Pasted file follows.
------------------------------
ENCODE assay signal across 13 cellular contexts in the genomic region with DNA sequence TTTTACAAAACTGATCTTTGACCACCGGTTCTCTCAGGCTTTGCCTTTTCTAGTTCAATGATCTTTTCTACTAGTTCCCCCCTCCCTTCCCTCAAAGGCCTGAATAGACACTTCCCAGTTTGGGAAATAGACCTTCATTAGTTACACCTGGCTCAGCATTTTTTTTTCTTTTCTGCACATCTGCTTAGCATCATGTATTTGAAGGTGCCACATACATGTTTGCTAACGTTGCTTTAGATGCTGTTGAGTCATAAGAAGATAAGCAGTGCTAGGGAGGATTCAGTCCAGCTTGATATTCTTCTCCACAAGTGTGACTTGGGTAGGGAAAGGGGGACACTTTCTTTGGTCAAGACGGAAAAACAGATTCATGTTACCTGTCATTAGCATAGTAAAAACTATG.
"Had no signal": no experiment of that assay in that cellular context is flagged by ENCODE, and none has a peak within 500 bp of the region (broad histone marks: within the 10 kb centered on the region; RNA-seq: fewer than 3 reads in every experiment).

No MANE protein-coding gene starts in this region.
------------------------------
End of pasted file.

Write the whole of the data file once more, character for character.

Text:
ENCODE assay signal across 13 cellular contexts in the genomic region with DNA sequence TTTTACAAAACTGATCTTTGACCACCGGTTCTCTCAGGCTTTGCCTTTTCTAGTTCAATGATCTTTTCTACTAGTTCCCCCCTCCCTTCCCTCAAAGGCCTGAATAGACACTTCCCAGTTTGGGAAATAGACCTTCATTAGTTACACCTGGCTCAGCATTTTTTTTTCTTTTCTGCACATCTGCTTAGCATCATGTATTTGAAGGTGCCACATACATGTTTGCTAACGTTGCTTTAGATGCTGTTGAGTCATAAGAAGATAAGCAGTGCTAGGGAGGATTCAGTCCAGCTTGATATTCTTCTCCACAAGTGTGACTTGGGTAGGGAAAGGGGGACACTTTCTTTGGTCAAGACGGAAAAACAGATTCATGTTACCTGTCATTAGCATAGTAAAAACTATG.
"Had no signal": no experiment of that assay in that cellular context is flagged by ENCODE, and none has a peak within 500 bp of the region (broad histone marks: within the 10 kb centered on the region; RNA-seq: fewer than 3 reads in every experiment).

No MANE protein-coding gene starts in this region.